Insurers who adapt to the changing needs of their business clients will succeed in future over those who stick to traditional insurance approaches, Airmic has told underwriters. Paul Hopkin, the association’s technical director, challenged the market to innovate to restore relevance – but stressed that new products must address the needs of 21st century business models.
Speaking at the International Underwriting Association (IUA), Hopkin said that insurance continues to be a critical source of protection, but that traditional types of cover are “losing their strategic value” as companies’ physical assets become less important to business models.
“Companies in the UK increasingly revolve around outsourcing which is a huge change in how businesses are run. Today a company’s most important asset may be non-physical, for example, reputation,” Hopkin said. “Insurance must therefore adapt to this or risk becoming less relevant to corporate strategy.”
Although underwriters have started to respond to the need for new solutions, there has not always been a strong take-up of new products from corporate buyers. “There has been a lot of innovation around supply chain, for example, but how relevant has it been?” he asked.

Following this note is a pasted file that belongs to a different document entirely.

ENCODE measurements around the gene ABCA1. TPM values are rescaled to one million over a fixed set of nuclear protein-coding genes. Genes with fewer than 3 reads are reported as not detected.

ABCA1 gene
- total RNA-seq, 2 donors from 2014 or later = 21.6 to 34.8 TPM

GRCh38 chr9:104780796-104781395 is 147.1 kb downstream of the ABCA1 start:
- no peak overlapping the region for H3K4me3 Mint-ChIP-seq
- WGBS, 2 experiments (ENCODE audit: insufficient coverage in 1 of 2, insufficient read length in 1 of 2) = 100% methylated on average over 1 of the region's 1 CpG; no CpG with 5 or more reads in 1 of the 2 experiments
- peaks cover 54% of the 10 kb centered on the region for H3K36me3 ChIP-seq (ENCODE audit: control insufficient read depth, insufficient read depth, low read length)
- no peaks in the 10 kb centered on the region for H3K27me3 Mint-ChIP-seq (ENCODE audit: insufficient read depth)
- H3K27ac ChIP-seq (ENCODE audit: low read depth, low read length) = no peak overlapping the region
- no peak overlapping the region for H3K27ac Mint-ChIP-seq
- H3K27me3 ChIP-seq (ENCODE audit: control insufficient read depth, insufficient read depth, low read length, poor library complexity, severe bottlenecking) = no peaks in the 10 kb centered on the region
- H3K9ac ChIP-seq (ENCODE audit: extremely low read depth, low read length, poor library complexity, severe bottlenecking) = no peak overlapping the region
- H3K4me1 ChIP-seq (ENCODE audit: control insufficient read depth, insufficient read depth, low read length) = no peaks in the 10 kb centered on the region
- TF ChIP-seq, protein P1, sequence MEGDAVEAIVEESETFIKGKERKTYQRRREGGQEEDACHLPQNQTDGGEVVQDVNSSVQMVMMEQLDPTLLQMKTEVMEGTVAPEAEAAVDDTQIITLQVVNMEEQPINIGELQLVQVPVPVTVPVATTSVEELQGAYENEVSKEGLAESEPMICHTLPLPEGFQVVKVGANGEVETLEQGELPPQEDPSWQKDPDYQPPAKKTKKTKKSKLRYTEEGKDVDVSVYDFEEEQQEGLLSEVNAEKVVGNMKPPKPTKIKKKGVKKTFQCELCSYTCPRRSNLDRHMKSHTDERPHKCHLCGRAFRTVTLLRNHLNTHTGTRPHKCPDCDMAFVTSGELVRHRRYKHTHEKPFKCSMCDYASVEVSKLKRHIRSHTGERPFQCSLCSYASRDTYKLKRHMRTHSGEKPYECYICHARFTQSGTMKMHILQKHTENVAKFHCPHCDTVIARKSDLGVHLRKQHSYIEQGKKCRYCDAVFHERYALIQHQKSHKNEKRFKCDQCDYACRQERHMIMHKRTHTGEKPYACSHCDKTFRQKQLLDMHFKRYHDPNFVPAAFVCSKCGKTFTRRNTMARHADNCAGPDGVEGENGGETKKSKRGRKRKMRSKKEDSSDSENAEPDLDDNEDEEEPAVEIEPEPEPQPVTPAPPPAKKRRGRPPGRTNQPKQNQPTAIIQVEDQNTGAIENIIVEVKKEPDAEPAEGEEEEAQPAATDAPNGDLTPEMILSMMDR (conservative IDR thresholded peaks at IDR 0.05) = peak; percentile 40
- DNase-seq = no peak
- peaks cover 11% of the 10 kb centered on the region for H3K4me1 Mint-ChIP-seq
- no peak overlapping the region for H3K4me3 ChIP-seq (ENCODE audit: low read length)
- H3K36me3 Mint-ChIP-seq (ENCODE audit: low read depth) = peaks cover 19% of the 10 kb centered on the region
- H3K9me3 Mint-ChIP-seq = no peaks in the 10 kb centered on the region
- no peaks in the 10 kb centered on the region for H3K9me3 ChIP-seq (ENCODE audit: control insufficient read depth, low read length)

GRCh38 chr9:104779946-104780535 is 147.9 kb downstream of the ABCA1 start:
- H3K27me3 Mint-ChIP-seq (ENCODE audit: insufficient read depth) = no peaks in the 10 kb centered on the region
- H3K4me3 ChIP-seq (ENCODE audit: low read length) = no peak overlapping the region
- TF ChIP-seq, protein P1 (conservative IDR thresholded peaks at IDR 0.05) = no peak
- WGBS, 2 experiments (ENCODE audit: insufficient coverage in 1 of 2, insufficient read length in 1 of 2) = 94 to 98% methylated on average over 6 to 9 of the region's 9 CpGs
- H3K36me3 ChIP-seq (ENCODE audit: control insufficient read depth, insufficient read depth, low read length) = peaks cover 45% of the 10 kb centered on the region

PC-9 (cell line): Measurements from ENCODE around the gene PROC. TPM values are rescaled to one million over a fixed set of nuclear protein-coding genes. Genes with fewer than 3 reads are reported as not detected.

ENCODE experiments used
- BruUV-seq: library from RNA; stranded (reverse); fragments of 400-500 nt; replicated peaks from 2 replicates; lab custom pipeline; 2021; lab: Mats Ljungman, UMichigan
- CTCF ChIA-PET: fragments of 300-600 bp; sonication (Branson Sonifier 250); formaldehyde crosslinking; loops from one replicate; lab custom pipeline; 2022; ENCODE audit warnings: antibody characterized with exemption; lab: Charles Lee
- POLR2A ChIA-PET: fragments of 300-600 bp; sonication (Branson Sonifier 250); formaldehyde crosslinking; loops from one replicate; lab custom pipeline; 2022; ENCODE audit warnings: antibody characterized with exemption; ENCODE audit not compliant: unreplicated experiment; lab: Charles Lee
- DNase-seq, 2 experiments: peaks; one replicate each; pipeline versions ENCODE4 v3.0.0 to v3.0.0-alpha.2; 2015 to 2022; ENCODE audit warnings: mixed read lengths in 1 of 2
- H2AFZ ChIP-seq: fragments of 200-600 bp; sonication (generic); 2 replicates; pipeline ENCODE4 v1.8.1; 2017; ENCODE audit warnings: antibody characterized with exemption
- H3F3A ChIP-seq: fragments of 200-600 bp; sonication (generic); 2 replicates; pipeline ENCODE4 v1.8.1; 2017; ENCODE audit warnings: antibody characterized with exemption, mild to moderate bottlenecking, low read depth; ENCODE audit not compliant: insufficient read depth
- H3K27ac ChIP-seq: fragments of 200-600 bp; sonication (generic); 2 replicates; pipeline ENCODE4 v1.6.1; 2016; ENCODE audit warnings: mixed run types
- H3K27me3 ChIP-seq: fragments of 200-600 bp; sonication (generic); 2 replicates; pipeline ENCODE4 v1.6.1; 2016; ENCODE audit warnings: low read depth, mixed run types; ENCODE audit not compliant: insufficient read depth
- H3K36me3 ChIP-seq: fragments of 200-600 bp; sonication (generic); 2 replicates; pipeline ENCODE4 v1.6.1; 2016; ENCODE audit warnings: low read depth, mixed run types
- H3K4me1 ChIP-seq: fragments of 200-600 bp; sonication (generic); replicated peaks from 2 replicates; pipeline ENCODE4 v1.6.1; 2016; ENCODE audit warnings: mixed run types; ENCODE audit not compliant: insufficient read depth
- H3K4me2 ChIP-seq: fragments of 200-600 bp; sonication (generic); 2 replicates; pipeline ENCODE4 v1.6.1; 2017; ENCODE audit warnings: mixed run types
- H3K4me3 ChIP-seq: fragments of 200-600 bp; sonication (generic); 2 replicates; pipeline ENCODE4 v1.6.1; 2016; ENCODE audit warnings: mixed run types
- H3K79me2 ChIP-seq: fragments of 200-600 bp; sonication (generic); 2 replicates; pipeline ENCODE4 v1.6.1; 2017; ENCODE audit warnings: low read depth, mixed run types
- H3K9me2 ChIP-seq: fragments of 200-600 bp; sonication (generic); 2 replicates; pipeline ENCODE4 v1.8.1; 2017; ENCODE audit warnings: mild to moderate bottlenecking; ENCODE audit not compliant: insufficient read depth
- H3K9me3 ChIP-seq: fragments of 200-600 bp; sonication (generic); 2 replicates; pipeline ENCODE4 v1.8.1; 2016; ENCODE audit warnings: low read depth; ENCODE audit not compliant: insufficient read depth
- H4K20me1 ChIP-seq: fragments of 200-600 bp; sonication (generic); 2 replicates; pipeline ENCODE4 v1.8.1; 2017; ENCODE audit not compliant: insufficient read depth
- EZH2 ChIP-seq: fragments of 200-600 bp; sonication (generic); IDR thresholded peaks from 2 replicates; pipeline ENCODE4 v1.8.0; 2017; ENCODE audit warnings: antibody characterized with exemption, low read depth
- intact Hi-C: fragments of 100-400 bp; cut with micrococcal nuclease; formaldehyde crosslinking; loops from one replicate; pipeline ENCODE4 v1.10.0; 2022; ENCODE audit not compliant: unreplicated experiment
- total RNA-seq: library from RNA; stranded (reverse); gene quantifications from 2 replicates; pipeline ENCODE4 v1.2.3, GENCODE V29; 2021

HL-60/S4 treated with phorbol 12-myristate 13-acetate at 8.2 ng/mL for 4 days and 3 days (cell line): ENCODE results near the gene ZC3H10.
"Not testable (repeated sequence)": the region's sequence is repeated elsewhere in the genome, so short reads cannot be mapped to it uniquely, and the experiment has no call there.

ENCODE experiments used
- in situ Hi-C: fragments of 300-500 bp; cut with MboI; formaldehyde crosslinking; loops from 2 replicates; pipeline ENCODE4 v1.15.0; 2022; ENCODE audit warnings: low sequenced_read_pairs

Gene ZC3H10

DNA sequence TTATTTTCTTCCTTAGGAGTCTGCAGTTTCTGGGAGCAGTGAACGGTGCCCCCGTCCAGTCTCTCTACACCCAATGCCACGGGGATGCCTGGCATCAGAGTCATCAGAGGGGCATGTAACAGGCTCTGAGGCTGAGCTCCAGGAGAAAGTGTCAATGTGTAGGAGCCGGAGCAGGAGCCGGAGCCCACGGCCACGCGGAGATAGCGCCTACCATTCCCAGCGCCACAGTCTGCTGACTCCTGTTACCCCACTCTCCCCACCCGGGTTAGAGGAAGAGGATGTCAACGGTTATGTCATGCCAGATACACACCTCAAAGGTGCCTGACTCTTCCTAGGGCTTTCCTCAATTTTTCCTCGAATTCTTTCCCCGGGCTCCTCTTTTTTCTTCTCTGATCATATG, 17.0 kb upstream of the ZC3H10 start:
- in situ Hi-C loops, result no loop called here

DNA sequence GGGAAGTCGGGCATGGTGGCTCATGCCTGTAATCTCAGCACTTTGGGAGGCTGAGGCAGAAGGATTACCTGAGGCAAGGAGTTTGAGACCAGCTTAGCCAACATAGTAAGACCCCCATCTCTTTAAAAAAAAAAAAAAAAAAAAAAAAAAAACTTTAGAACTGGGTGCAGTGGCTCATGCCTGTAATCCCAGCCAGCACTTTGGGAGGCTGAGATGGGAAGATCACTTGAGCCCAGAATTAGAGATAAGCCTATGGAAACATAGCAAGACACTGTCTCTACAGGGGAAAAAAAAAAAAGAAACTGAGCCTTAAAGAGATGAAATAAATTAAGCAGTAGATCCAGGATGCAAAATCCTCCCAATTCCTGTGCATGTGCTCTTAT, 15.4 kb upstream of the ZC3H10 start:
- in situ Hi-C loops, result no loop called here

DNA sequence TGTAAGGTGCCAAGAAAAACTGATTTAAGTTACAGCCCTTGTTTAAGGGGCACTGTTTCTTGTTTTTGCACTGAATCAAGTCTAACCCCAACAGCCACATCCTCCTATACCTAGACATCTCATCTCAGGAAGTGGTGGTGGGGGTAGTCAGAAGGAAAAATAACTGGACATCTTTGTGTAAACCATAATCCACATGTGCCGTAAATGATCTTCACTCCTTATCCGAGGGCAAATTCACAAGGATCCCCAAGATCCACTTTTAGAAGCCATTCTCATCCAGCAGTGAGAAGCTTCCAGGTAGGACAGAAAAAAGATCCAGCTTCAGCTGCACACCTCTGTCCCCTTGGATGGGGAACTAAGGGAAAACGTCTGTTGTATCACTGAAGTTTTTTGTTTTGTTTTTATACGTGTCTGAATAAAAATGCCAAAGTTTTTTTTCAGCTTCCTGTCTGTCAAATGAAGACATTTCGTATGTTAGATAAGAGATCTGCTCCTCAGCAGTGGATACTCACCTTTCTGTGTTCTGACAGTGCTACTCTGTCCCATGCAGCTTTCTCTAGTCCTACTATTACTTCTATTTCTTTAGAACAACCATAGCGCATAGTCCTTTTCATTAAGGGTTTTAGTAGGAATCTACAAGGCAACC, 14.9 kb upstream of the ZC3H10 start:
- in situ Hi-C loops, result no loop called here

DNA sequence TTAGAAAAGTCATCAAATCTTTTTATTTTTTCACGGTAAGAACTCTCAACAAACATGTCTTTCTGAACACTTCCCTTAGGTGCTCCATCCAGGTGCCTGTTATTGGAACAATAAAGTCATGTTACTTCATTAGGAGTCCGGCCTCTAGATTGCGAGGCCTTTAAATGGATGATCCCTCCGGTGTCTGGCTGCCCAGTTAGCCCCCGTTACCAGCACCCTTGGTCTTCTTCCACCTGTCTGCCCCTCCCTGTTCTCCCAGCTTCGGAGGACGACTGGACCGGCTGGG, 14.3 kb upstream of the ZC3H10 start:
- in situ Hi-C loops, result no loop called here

Current insurance systems are mostly outdated and not flexible
Hopkin said that insurers therefore need a greater understanding of their clients’ needs – and that the challenge is to develop insurances that support the fundamentals of the business strategy, not just its physical operations. Hopkin added that where risks facing companies were becoming increasingly complex and intangible, the most successful insurers will be those that respond to emerging risks, such as cyber, supply chain, reputation and nanotechnology.
Finding solutions for today’s challenge must be a two-way process, he said. “There needs to be a dialogue between the insurer and the insured. There is no point developing innovative products in isolation of the people you are hoping to sell the products to.”
Alongside product innovation, Hopkin stressed that for insurance to act as a strategic control against critical risks, insurance buyers need certainty about the efficacy of the insurance product. Buyers, he said, can be unclear as to how and when a policy will pay out, with over half of Airmic members surveyed actively concerned about the potential for innocent non-disclosure. The Insurance Bill, which recently received its second reading in the House of Commons, goes some way in addressing this concern, Hopkin said. He called on insurers to adopt the default regime set out in the Insurance Bill, “especially remedies for non-disclosure and basis clauses”.